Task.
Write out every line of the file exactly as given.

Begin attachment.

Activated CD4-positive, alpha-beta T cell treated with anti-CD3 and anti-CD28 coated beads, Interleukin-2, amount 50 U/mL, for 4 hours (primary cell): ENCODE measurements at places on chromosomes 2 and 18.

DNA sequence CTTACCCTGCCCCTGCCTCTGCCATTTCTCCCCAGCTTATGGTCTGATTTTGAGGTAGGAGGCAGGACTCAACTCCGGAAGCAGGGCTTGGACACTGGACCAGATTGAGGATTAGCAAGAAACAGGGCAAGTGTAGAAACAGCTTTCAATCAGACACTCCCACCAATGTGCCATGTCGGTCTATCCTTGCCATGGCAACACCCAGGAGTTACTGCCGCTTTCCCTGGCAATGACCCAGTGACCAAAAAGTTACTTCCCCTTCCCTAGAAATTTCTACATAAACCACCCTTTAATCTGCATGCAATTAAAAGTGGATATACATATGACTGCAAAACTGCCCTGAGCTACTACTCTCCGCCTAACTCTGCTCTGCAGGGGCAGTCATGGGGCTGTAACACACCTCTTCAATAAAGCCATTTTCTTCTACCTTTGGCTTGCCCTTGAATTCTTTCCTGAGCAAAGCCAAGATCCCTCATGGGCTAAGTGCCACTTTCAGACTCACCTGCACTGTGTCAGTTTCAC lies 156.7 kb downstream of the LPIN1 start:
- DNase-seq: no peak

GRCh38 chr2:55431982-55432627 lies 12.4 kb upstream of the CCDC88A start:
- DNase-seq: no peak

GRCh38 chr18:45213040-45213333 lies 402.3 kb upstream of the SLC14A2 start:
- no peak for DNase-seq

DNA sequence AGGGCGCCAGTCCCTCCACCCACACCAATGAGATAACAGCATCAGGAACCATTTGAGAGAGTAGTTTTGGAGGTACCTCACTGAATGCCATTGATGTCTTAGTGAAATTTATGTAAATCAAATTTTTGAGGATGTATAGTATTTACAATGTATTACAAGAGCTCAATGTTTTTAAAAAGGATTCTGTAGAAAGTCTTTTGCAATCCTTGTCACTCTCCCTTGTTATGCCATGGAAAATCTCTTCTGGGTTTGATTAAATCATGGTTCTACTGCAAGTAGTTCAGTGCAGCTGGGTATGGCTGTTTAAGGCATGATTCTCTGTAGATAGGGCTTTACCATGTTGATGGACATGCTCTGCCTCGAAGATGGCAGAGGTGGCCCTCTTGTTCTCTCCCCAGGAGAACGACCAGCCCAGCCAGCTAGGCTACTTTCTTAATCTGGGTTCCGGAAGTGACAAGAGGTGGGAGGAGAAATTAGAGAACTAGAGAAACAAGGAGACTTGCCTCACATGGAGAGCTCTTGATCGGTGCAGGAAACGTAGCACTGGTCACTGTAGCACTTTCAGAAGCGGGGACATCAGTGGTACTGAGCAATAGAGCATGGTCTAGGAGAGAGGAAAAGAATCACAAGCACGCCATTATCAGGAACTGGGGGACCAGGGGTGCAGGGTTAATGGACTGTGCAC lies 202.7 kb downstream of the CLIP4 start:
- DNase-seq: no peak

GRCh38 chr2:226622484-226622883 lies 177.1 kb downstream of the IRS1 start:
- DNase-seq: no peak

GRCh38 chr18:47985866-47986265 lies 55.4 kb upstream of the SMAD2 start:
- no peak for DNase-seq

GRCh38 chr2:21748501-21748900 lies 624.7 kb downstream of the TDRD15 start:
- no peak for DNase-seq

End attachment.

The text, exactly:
Activated CD4-positive, alpha-beta T cell treated with anti-CD3 and anti-CD28 coated beads, Interleukin-2, amount 50 U/mL, for 4 hours (primary cell): ENCODE measurements at places on chromosomes 2 and 18.

DNA sequence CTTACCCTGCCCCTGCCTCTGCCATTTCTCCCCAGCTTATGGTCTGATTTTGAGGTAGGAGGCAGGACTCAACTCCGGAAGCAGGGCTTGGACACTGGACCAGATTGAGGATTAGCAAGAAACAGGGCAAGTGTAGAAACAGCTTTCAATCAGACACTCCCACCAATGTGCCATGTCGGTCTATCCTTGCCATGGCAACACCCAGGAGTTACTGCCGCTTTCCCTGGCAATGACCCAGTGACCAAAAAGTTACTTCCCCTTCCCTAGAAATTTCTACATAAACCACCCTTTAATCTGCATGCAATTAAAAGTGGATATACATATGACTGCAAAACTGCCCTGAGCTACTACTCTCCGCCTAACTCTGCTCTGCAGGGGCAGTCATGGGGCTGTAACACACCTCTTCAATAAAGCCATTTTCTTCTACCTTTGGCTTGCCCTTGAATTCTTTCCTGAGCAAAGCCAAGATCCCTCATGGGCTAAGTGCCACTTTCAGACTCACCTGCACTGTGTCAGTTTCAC lies 156.7 kb downstream of the LPIN1 start:
- DNase-seq: no peak

GRCh38 chr2:55431982-55432627 lies 12.4 kb upstream of the CCDC88A start:
- DNase-seq: no peak

GRCh38 chr18:45213040-45213333 lies 402.3 kb upstream of the SLC14A2 start:
- no peak for DNase-seq

DNA sequence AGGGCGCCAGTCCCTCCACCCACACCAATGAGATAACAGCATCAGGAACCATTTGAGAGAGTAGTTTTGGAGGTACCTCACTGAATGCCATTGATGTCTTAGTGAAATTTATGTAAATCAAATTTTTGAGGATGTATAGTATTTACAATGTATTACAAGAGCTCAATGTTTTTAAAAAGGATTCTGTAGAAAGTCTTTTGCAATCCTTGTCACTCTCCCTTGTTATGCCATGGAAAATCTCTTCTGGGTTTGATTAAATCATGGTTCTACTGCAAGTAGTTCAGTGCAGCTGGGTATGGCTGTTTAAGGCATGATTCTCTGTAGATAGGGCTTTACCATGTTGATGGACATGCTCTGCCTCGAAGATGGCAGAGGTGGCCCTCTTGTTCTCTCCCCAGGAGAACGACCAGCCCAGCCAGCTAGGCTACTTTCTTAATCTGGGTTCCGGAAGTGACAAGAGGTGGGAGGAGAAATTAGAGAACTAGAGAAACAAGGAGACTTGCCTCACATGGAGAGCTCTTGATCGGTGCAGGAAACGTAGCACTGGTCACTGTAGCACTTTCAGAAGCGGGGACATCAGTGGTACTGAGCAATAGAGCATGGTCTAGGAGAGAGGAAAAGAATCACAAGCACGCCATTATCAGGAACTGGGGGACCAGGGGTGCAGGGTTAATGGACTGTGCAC lies 202.7 kb downstream of the CLIP4 start:
- DNase-seq: no peak

GRCh38 chr2:226622484-226622883 lies 177.1 kb downstream of the IRS1 start:
- DNase-seq: no peak

GRCh38 chr18:47985866-47986265 lies 55.4 kb upstream of the SMAD2 start:
- no peak for DNase-seq

GRCh38 chr2:21748501-21748900 lies 624.7 kb downstream of the TDRD15 start:
- no peak for DNase-seq